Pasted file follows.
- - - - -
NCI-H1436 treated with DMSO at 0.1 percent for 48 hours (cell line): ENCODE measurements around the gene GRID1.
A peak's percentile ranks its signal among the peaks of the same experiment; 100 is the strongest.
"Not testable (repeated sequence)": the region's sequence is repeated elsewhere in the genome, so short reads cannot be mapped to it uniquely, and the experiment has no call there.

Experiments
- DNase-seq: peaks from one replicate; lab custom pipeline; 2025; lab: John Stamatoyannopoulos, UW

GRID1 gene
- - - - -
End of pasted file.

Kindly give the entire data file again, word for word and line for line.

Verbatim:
NCI-H1436 treated with DMSO at 0.1 percent for 48 hours (cell line): ENCODE measurements around the gene GRID1.
A peak's percentile ranks its signal among the peaks of the same experiment; 100 is the strongest.
"Not testable (repeated sequence)": the region's sequence is repeated elsewhere in the genome, so short reads cannot be mapped to it uniquely, and the experiment has no call there.

Experiments
- DNase-seq: peaks from one replicate; lab custom pipeline; 2025; lab: John Stamatoyannopoulos, UW

GRID1 gene